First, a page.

Sleep disorders peak in Finland during the summer months when lots of light and warmer temperatures seduce many people into changing their sleep patterns.
Even short periods of sleep deprivation can easily lead to fatigue, a loss of concentration and slowed reaction times.
Many people just sleep too little during the summer months.
“Schedules for going to bed change when people are on holiday and are not tied to a timetable requiring them to get up like they do when working. That fluctuating schedule makes sleep more intermittent and less deep, which in turn leads to daytime fatigue,” explains Psychiatrist Timo Partonen.
Short Finnish summer
The relatively short summer in Finland is an exceptional time of year for sleepers. The increased light and warmer temperatures tend to lead to people spending more time out of doors and more time socializing. Summer usually offers more events and activities of interest.
“The amount of light keeps one alert for longer periods at a time and sleep declines. In the winter sleep is often light and intermittent, but even so one gets more of it,” Partonen adds.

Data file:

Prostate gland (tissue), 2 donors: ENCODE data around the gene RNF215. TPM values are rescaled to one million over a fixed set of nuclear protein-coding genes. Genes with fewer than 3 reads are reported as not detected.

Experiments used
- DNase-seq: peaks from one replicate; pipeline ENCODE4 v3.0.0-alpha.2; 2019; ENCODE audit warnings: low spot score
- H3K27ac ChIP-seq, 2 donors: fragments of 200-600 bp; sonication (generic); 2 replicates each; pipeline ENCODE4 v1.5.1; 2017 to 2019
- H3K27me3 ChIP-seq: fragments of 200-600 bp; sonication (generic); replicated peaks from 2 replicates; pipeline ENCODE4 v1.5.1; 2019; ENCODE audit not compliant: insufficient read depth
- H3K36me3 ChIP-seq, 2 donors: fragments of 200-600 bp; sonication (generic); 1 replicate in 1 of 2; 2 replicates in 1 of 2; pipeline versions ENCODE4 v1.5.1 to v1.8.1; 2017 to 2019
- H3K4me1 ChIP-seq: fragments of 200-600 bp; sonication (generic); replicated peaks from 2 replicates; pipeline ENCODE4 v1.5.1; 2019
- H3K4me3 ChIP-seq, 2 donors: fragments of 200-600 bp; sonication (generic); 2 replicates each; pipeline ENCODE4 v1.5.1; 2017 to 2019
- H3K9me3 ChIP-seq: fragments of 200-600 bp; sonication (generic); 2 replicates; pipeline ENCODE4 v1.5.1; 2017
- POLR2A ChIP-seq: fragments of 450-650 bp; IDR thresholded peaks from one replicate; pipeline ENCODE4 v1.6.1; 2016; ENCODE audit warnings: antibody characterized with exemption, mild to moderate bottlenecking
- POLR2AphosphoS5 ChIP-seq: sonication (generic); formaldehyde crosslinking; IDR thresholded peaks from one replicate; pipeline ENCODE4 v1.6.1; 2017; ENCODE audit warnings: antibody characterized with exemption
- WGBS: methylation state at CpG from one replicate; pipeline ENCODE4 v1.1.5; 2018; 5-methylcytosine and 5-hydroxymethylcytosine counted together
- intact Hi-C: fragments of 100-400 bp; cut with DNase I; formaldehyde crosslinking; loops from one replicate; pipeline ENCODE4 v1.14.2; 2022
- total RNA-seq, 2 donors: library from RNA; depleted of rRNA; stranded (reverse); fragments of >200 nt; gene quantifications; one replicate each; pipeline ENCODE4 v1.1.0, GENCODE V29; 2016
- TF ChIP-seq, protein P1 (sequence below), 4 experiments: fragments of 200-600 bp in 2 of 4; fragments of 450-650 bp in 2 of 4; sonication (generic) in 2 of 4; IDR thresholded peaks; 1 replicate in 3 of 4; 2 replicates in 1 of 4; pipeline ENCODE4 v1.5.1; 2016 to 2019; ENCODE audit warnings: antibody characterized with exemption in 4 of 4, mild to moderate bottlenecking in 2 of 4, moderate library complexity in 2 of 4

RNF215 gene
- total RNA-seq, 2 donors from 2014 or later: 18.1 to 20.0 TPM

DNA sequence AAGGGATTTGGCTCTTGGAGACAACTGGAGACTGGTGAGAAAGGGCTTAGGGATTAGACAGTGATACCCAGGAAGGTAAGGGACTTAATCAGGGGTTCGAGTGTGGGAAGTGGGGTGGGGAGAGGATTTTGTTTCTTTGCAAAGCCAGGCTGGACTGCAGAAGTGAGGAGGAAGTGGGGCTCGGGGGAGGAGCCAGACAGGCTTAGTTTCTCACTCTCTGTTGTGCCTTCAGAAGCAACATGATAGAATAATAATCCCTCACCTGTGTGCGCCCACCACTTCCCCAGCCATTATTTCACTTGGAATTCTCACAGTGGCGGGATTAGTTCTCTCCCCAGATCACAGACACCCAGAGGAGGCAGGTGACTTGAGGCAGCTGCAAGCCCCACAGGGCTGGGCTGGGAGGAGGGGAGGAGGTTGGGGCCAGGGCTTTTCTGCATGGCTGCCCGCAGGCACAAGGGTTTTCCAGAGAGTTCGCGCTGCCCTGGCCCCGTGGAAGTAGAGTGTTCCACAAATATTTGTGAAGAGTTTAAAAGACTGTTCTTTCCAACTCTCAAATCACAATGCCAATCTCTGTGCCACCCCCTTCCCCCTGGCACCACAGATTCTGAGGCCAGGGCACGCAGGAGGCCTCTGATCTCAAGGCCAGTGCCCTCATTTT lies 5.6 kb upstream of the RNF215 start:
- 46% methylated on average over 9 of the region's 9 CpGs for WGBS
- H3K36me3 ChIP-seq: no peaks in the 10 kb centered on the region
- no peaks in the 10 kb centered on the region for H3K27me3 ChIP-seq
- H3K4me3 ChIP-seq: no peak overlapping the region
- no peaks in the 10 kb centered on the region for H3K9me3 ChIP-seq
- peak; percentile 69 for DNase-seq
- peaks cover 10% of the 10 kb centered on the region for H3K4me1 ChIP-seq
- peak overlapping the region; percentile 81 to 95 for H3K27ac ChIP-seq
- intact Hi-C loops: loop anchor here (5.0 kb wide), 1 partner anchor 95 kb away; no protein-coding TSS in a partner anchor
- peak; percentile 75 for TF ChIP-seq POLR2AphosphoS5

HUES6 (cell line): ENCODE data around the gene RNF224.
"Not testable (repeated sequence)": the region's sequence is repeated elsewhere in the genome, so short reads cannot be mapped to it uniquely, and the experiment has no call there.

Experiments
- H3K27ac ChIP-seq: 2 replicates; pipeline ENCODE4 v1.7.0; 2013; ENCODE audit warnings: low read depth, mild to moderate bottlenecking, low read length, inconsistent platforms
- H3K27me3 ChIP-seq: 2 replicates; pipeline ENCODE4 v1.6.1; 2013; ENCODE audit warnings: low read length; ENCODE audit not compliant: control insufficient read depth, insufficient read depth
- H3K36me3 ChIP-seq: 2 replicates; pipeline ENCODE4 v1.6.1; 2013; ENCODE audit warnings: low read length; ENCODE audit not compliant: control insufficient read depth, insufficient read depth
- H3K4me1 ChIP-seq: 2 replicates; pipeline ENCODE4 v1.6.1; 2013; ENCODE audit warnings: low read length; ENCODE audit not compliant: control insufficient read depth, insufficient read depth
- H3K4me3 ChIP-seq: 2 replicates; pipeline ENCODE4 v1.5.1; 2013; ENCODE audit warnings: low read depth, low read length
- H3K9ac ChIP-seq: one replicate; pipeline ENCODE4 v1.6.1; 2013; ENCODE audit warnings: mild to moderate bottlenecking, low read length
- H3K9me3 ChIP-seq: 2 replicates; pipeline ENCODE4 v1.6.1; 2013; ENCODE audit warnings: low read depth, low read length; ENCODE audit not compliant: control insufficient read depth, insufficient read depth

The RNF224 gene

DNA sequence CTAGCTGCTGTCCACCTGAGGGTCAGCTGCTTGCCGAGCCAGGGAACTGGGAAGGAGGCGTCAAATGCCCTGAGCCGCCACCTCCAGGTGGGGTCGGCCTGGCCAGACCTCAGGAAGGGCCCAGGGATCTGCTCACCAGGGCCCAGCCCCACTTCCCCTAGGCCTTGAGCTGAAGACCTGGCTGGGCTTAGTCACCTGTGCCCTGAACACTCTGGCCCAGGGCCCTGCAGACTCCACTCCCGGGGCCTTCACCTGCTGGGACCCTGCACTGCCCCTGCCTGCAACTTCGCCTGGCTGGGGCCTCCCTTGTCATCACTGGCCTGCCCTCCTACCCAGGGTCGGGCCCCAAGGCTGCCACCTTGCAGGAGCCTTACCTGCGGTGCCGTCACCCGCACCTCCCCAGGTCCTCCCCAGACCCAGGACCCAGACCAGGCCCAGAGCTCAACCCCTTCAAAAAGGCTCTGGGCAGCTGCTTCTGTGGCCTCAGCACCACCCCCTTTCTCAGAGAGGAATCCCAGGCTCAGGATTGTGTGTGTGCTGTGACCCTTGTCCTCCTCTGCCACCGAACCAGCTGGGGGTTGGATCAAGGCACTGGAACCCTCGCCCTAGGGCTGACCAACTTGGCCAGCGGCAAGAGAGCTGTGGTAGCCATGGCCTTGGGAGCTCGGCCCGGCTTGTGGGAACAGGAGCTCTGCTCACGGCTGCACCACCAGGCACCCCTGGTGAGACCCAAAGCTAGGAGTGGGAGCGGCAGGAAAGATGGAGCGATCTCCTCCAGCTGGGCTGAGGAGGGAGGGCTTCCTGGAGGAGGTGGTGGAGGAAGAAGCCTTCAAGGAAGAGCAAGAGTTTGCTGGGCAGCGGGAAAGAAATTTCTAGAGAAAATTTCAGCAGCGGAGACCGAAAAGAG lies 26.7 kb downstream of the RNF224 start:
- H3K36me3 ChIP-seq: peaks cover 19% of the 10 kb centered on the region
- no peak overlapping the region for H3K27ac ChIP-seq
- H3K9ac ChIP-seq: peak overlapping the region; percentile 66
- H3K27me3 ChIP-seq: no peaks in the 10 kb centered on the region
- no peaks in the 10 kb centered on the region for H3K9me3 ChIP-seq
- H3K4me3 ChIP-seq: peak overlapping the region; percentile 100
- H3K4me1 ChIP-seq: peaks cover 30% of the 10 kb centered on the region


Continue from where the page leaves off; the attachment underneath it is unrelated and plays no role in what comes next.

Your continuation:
The need for sleep varies from person to person, but usually ranges between six and nine hours a night. The chance of just nodding off from exhaustion rises dramatically if one is constantly on the go.
“You should settle down enough to go to bed. The nighttime hours are very difficult in terms of alertness. If you stay up at night it will easily impact you during the morning hours,” Timo Partonen points out. “Sleep should be respected and those nights of staying up late should be made an exception.”
Related stories from around the North:
Finland: Many in Finland don’t get enough vitamin D, Yle News
United States: Sun returns to Arctic Arctic, Alaska Dispatch News